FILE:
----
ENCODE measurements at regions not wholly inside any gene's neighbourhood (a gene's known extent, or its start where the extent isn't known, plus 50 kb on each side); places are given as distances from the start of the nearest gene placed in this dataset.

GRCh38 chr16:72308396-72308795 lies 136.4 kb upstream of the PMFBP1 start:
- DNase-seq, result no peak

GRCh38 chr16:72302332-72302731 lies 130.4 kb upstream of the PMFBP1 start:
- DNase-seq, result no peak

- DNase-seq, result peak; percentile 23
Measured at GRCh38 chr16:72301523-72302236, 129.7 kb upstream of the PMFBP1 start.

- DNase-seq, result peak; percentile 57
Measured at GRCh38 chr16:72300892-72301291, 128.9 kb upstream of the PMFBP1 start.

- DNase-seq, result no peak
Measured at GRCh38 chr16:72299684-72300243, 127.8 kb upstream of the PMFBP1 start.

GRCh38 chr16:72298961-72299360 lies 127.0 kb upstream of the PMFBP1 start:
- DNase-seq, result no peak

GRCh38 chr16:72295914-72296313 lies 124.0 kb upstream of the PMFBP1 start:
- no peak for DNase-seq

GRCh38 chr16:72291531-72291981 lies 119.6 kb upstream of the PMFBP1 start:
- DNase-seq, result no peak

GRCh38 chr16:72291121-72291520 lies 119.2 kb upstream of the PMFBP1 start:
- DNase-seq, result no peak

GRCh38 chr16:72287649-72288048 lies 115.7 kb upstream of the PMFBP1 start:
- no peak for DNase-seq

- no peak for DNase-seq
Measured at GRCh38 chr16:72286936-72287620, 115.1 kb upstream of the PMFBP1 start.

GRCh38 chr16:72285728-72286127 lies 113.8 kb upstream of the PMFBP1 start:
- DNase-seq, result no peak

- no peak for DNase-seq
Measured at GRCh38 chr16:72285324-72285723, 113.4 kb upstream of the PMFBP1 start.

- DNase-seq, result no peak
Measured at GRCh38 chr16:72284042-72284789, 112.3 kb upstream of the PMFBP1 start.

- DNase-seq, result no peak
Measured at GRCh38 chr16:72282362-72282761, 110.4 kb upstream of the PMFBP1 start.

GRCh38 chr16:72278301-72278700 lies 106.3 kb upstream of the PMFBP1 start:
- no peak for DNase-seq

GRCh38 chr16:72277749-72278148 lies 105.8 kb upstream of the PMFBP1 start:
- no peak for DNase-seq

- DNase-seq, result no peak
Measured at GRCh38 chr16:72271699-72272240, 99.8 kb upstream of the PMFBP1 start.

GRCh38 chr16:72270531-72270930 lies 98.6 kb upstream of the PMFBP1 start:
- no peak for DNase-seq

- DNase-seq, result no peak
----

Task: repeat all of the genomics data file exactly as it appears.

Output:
ENCODE measurements at regions not wholly inside any gene's neighbourhood (a gene's known extent, or its start where the extent isn't known, plus 50 kb on each side); places are given as distances from the start of the nearest gene placed in this dataset.

GRCh38 chr16:72308396-72308795 lies 136.4 kb upstream of the PMFBP1 start:
- DNase-seq, result no peak

GRCh38 chr16:72302332-72302731 lies 130.4 kb upstream of the PMFBP1 start:
- DNase-seq, result no peak

- DNase-seq, result peak; percentile 23
Measured at GRCh38 chr16:72301523-72302236, 129.7 kb upstream of the PMFBP1 start.

- DNase-seq, result peak; percentile 57
Measured at GRCh38 chr16:72300892-72301291, 128.9 kb upstream of the PMFBP1 start.

- DNase-seq, result no peak
Measured at GRCh38 chr16:72299684-72300243, 127.8 kb upstream of the PMFBP1 start.

GRCh38 chr16:72298961-72299360 lies 127.0 kb upstream of the PMFBP1 start:
- DNase-seq, result no peak

GRCh38 chr16:72295914-72296313 lies 124.0 kb upstream of the PMFBP1 start:
- no peak for DNase-seq

GRCh38 chr16:72291531-72291981 lies 119.6 kb upstream of the PMFBP1 start:
- DNase-seq, result no peak

GRCh38 chr16:72291121-72291520 lies 119.2 kb upstream of the PMFBP1 start:
- DNase-seq, result no peak

GRCh38 chr16:72287649-72288048 lies 115.7 kb upstream of the PMFBP1 start:
- no peak for DNase-seq

- no peak for DNase-seq
Measured at GRCh38 chr16:72286936-72287620, 115.1 kb upstream of the PMFBP1 start.

GRCh38 chr16:72285728-72286127 lies 113.8 kb upstream of the PMFBP1 start:
- DNase-seq, result no peak

- no peak for DNase-seq
Measured at GRCh38 chr16:72285324-72285723, 113.4 kb upstream of the PMFBP1 start.

- DNase-seq, result no peak
Measured at GRCh38 chr16:72284042-72284789, 112.3 kb upstream of the PMFBP1 start.

- DNase-seq, result no peak
Measured at GRCh38 chr16:72282362-72282761, 110.4 kb upstream of the PMFBP1 start.

GRCh38 chr16:72278301-72278700 lies 106.3 kb upstream of the PMFBP1 start:
- no peak for DNase-seq

GRCh38 chr16:72277749-72278148 lies 105.8 kb upstream of the PMFBP1 start:
- no peak for DNase-seq

- DNase-seq, result no peak
Measured at GRCh38 chr16:72271699-72272240, 99.8 kb upstream of the PMFBP1 start.

GRCh38 chr16:72270531-72270930 lies 98.6 kb upstream of the PMFBP1 start:
- no peak for DNase-seq

- DNase-seq, result no peak